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      CommentAuthorcjkoger
    • CommentTimeOct 9th 2013
     (11169.61)
    Thanks for the link @Miranda's

    "Stepping back a little, I'd also note that House Republicans can't have it both ways here. Either the debt ceiling is a major leverage point to extract concessions from the president, or else it's no big deal. If it's no big deal, there's no leverage. If there's leverage, then it's because failing to raise the debt ceiling would be very damaging."

    Very nice fair and concise point at the end.
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      CommentAuthoroldhat
    • CommentTimeOct 10th 2013
     (11169.62)
    Argh.

  1.  (11169.63)
  2.  (11169.64)
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      CommentAuthorFinagle
    • CommentTimeOct 13th 2013
     (11169.65)
    Meanwhile, back at the ranch....the Republicans quietly make a little rule change.

  3.  (11169.66)
    Just got paid this weekend, less than half of my regular pay, but with all the full amounts taken out, i.e. insurance, taxes, etc, but without my overtime that I worked BEFORE the shutdown began. This shit officially blows.
  4.  (11169.67)
    Two days to go until the US debt limit is reached. The House GOP's solution? Force Obama to enshrine debt-ceiling hostage taking into law.
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      CommentAuthorrazrangel
    • CommentTimeOct 15th 2013
     (11169.68)
    Sorry, GovSpy. These people are assholes.
  5.  (11169.69)
    ....aaaaaand that's it. A whimper not a bang.

    They'll pick the fight up again in January.

    If the Republicans retain the House in 2014, Boehner is out as Speaker. At this point, he may not want it anymore.

    A pyrrhic victory for the Dems.
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      CommentAuthorAlan Tyson
    • CommentTimeOct 17th 2013
     (11169.70)
    That might be the best analysis of what happened I've read since the "agreement" was reached.

    I'm just glad it didn't last a full month. Everything else, I'm still pissed off about.
  6.  (11169.71)
    Guess what lesson the Republicans who pushed the shutdown learned? Next time, they need to go farther with shutting down stuff & explain their ideas better.
  7.  (11169.72)
    Uh boy. Right off the bat, new Budget Committee co-chairs Patty Murray (D-Wa.) and Paul Ryan (R-Wi.) are looking WAY too chummy coming out of their meeting to discuss "smart deficit reduction."

    Anyone who depends on a benefit check for their living needs to consider alternative streams of income right the hell now.
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      CommentAuthorallana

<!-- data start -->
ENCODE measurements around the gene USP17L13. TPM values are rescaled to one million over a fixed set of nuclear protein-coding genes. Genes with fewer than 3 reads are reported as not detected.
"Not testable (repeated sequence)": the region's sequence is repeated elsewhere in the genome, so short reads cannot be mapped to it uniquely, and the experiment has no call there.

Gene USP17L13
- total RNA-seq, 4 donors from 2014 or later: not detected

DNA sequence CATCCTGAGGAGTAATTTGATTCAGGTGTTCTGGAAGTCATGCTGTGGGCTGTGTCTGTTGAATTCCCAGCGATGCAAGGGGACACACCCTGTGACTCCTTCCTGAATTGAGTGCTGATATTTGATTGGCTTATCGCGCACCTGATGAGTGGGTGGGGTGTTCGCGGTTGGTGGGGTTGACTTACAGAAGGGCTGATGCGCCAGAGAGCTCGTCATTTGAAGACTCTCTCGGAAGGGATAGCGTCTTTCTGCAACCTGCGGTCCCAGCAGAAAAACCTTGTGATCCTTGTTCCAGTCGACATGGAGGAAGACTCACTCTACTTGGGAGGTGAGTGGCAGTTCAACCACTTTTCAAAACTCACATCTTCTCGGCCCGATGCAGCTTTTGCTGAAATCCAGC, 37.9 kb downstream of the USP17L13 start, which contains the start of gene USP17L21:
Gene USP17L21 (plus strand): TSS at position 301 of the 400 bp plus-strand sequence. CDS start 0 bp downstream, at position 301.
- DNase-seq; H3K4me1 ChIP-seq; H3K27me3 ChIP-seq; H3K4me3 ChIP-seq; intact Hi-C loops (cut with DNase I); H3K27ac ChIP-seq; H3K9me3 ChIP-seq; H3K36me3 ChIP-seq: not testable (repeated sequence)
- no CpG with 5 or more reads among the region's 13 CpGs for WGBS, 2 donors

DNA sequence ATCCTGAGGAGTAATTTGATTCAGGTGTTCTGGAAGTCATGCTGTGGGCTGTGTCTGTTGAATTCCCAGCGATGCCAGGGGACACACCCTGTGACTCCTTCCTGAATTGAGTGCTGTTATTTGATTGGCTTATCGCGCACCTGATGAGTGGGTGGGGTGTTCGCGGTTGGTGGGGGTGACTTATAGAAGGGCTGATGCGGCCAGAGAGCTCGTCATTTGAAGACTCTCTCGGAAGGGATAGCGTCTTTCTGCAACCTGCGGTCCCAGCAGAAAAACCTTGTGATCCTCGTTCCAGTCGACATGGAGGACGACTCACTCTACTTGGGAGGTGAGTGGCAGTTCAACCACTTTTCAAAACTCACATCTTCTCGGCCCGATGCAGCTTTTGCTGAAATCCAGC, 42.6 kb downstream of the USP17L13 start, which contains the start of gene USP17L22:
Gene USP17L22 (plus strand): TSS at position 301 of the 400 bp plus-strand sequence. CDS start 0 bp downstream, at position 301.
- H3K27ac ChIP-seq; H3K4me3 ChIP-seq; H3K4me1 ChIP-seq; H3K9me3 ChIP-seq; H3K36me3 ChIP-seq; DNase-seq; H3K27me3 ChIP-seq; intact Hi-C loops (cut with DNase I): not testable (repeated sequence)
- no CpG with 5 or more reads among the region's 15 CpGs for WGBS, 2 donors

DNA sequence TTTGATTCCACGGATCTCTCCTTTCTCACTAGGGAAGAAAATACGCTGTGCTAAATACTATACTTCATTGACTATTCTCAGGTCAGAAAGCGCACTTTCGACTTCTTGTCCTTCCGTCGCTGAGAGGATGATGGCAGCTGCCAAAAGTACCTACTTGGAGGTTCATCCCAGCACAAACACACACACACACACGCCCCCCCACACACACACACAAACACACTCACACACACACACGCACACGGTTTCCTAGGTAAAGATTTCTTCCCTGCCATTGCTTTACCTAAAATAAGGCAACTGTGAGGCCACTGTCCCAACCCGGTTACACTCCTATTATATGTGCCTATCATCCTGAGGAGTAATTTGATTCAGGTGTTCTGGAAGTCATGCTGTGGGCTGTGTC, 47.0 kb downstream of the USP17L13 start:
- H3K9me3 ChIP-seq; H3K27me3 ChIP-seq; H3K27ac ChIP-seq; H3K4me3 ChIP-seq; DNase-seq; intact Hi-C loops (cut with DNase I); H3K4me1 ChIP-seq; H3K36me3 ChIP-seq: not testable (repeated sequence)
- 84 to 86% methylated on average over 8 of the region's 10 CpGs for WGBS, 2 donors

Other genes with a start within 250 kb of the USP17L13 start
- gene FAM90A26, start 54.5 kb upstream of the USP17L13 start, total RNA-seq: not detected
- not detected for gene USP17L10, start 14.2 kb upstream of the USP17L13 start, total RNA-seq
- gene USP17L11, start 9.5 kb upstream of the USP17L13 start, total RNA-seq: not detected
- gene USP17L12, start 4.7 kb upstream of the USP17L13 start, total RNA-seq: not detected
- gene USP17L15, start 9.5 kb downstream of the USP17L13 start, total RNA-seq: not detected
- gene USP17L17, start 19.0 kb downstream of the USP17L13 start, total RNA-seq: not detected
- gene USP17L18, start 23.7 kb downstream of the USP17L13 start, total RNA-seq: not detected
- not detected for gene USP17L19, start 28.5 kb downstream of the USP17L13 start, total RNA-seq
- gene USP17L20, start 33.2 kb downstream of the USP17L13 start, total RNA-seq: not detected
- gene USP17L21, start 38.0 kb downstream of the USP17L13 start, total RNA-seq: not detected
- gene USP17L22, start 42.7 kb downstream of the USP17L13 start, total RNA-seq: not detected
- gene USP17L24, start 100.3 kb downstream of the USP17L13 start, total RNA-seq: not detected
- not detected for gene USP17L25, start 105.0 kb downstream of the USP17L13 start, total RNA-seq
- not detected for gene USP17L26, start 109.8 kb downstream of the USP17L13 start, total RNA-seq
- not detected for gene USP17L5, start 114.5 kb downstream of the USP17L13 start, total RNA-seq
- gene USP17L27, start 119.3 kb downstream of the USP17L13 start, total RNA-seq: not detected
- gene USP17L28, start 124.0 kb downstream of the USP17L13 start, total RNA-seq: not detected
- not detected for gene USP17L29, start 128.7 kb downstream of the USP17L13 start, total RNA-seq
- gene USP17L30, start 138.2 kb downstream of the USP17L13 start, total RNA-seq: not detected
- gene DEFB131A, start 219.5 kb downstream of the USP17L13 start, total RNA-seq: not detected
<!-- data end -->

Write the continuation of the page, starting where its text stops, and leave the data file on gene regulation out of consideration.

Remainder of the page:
• CommentTimeOct 19th 2013
     (11169.73)
    just gonna leave this here

    Not that it really relates other than the whole "politics, man, it's srs bznss" angle. I just don't want to hear that "holding the people hostage" phrase ever again.
  8.  (11169.74)
    Well, everything's back to normal at the Spy house, for the most part. We're getting our back pay, in another week, on our regularly scheduled paycheck, to include my missing 32 hours regular pay, 8 hours OT, and 8 hours holiday pay. I'm sure the taxes will be understanding of my situation...

    On the upside, my guess was right, that the upswing was we (meaning federal employees) could end up getting a raise out of this, though it isn't guaranteed...

    Right now the 1 percent pay raise is on a path to being implemented," said Colleen M. Kelley, president of the National Treasury Employees Union.
    Congress could still overturn the president's raise, as it has in the past. And the spending measure provides no additional money for the increase — which will cost about $1 billion — meaning agencies will have to cover the expense from existing budgets.
    But even though lawmakers technically could block the raise, the timing of the next budget fight could make it practically difficult to do so.
    The pay increase would officially take effect in the first weeks of January. The next best opportunity to overturn the increase would come around Jan. 15. That's when the government will run out of money again and Congress must pass another stopgap budget, complete a long-term deal or risk another shutdown.
    In other words, some federal employees likely will be receiving higher pay by the next deadline. It's generally more difficult to take away a pay raise already in place than to turn back one that has been proposed.


    1% isn't much, when it comes down to it, but it's better than the 3 year pay freeze we've been under, and if it makes it through January 15th, it represents a change in momentum for federal employees. We were a scapegoat during the last couple elections, and now people see us as under attack, working without pay, and in the crosshairs of shitty Tea Party asshats, and a lot more people have sympathy for us than they did just a few years ago.

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